Plantar fasciitis is a condition of the foot, and it is the most common source of foot pain. The name plantar fasciitis refers to the plantar fascia, which is the ligament that connects the heel to the toes and provides support to the foot’s arch. When the plantar fascia becomes strained or inflamed, it can cause pain, weakness, and swelling in the heel/arch area.
How Does Plantar Fasciitis Happen?
Typically, plantar fasciitis develops slowly, over an extended period of time. You may begin to notice that you have pain in your heels when you first stand up out of bed in the morning; it feels like the bottoms of your feet are stretched too tight. This pain is sometimes also present after you are sitting for a long period of time. Some people feel better after they move about a bit and the feet loosen up; however, long periods of time on your feet can make the pain worse.
Over time, this pain may worsen. Sometimes, people begin to walk or stand differently in order to compensate for the pain, which can lead to back, hip, or leg pain. Bone spurs can also develop as a result of plantar fasciitis.
What Causes Plantar Fasciitis?
Doctors do not know exactly what causes plantar fasciitis, but it is believed that small tears in the plantar fascia may cause it. There are several factors that can contribute to the development of plantar fasciitis. These include:
- Overly pronating (rolling your feet inward when you walk);
- High arches;
- Flat feet;
- Spending a lot of time on your feet, particularly on hard surfaces;
- Repetitive activities;
- Being overweight; and
- Wearing poorly fitted shoes.
Treatment for Plantar Fasciitis
There are a few steps that you can take at home to relieve the pain of plantar fasciitis. Try the following:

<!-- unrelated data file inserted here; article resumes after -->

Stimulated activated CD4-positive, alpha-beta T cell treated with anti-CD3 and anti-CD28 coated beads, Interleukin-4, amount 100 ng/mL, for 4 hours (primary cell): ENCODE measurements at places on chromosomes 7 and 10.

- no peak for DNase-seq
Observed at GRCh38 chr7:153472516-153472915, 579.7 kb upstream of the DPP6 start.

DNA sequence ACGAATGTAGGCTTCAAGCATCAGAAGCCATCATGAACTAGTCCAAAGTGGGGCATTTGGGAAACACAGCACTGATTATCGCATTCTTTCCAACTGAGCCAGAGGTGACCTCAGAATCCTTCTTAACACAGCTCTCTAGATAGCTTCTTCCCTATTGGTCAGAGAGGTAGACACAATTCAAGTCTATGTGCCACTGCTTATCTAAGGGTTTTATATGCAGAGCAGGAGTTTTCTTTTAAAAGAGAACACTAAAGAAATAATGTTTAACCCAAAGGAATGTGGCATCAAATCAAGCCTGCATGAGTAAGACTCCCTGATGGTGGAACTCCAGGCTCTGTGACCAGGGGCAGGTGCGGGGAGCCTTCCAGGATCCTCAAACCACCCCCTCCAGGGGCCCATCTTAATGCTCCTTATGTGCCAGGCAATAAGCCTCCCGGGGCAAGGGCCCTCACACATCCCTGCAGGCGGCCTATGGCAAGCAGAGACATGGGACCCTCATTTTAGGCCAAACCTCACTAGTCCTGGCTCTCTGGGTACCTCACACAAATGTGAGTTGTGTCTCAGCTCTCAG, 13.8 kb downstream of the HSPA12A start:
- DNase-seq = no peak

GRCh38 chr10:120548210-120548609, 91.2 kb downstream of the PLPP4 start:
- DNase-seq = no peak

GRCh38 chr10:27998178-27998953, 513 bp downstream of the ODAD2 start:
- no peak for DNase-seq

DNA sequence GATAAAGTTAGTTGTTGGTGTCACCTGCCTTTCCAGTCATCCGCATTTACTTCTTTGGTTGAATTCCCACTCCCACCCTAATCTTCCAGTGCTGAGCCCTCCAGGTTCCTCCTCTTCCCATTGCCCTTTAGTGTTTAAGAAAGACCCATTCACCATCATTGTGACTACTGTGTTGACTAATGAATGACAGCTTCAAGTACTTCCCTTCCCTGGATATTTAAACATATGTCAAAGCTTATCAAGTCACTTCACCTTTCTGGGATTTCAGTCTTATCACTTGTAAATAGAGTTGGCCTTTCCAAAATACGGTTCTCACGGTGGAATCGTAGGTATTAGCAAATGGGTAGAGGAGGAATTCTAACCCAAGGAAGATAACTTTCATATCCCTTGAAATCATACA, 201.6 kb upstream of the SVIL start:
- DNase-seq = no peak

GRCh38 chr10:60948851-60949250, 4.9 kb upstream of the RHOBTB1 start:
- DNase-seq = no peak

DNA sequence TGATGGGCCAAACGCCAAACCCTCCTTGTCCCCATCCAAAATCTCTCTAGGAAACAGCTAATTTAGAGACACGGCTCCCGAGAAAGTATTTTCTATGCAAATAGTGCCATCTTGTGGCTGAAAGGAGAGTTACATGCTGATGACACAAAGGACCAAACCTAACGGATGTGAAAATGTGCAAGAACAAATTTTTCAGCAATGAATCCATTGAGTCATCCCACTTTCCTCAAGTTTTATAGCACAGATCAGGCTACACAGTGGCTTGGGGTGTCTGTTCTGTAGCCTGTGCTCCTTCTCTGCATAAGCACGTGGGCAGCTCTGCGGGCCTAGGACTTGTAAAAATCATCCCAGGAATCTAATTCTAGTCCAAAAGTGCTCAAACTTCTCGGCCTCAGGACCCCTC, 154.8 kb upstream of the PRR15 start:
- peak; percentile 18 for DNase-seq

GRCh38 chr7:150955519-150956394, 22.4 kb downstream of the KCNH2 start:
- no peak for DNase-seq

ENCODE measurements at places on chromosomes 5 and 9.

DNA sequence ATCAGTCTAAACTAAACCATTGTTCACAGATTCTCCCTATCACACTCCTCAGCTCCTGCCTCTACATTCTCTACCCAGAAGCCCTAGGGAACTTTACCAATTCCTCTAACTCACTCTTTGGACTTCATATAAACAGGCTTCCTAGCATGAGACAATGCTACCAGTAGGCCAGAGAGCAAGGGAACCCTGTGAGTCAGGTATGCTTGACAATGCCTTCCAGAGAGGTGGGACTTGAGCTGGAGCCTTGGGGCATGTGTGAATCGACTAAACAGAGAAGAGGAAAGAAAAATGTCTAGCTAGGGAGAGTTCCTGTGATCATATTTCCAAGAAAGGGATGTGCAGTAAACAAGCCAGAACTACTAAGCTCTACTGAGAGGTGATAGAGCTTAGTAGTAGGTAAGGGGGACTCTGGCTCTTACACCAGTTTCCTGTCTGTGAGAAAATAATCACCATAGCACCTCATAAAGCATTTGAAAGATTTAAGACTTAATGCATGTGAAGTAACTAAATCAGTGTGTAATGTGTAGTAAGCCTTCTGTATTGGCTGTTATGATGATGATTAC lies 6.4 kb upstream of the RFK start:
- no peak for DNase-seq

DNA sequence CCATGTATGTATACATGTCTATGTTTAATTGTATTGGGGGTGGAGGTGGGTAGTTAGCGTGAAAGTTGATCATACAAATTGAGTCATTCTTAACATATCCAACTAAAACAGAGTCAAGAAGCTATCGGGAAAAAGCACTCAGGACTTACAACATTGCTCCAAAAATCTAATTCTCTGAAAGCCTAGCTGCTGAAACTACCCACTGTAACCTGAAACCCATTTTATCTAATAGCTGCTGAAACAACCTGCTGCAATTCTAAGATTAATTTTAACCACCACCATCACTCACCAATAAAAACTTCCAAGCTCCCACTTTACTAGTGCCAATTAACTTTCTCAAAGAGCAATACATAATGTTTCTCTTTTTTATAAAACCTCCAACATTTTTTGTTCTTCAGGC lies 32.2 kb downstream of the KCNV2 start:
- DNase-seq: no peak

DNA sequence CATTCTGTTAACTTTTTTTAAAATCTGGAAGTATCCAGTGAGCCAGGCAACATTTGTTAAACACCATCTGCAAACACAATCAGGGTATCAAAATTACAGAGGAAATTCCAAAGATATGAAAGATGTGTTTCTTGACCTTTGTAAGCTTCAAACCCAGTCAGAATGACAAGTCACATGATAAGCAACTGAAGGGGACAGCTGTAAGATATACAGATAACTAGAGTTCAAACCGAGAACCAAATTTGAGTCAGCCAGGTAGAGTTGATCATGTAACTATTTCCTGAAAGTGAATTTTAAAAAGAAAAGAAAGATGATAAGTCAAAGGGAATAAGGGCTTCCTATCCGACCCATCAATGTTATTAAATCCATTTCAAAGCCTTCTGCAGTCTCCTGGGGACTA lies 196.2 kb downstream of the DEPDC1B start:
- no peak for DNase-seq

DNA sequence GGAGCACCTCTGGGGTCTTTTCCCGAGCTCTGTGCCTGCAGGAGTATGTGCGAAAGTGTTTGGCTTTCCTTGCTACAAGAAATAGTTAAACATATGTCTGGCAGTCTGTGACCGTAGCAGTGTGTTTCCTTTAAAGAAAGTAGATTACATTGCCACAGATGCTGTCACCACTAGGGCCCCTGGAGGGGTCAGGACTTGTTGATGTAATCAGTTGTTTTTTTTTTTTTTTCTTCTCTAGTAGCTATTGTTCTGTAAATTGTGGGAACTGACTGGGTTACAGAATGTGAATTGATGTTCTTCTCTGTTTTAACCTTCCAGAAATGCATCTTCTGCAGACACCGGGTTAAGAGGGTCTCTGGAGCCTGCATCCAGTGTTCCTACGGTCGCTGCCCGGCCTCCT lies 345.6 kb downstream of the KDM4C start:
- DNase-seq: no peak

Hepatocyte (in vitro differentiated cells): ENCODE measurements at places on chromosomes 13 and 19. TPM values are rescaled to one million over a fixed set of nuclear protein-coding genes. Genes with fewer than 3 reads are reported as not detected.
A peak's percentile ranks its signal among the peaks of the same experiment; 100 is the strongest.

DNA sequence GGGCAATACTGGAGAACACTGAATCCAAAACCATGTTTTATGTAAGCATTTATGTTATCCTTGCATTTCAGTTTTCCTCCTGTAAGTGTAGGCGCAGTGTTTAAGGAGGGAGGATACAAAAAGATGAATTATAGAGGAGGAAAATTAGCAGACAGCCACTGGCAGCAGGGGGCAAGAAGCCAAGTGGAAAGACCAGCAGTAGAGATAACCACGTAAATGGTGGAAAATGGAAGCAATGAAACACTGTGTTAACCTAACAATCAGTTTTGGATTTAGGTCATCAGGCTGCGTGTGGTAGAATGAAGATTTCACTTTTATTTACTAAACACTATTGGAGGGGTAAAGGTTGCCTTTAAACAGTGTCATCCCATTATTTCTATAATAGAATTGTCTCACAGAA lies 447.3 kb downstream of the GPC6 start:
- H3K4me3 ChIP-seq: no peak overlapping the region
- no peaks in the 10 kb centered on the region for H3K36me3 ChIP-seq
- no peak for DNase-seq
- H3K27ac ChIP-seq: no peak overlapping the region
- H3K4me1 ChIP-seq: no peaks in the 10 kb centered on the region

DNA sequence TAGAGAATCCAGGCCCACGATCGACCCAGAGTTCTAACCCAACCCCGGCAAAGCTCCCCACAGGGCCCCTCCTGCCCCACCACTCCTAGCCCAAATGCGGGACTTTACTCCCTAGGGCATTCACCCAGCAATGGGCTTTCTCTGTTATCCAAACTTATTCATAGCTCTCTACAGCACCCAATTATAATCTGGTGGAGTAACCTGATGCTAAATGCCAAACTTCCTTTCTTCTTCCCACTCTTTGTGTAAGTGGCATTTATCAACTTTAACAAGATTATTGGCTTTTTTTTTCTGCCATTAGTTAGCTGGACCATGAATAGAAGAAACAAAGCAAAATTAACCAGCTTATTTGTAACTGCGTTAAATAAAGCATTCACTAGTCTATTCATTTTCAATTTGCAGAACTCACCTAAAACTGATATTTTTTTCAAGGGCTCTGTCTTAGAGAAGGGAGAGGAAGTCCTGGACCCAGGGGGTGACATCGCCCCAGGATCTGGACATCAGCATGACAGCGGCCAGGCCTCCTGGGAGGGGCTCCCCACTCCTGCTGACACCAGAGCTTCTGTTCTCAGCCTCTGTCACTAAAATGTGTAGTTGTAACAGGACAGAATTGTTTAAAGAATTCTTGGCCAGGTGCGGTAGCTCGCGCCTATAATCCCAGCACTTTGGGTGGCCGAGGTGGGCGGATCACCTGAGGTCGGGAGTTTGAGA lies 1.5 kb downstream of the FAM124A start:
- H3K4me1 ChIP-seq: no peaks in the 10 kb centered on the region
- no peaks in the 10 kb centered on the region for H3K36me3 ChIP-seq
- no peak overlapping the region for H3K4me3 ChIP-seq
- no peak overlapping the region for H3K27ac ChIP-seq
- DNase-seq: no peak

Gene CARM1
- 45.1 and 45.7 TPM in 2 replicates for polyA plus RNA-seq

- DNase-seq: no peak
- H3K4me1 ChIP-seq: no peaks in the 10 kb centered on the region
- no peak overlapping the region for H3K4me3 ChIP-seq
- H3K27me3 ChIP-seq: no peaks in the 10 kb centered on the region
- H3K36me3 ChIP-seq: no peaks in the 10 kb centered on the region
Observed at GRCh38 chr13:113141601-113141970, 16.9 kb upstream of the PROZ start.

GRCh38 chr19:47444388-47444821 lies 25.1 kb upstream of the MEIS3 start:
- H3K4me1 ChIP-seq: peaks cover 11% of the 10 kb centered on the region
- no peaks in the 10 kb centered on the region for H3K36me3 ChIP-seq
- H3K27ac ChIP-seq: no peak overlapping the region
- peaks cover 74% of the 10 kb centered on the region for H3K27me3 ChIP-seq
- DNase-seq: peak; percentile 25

- Rest and elevate your feet;
- Cut back on activities that cause pain;
- Avoid high-impact activities;
- Apply ice to the heels;
- Take over-the-counter anti-inflammatory medications, like Ibuprofen or Aspirin;
- Stretch your feet and legs after getting out of bed in the morning;
- Get physical therapy;
- Wear well-fitting, comfortable shoes with good arch support; and
- Wear shoe inserts for additional support.
In more severe cases of plantar fasciitis, your doctor may recommend that you get steroid injections in your heels. In rare cases, surgery may be performed to release the tendon.
How to Cope with Plantar Fasciitis
Many people develop plantar fasciitis as a result of their job – performing repetitive activities or standing on your feet all day can strain the plantar fascia. Plantar fasciitis is common among athletes and members of the military. If your job requires you to be on your feet, you may not be able to rest and allow your condition to fully heal. Instead, you can cope with plantar fasciitis by stretching, applying ice, and taking anti-inflammatories. It is also especially important that you wear comfortable, supportive shoes and use shoe inserts, also known as orthotics, or custom arch supports. Orthotics can provide you with the comfort and support that your feet need, particularly when you don’t have the luxury of sitting down and putting your feet up.
If you have plantar fasciitis, visit Foot Solutions. We have shoes for men and women that come in many different molds and are made to accommodate many foot conditions, including plantar fasciitis. We can even make customised adjustments to shoes, just for you. In addition, we have a variety of ready to purchase shoe inserts, as well as custom arch supports. At Foot Solutions, we have the tools that you need to relieve your pain.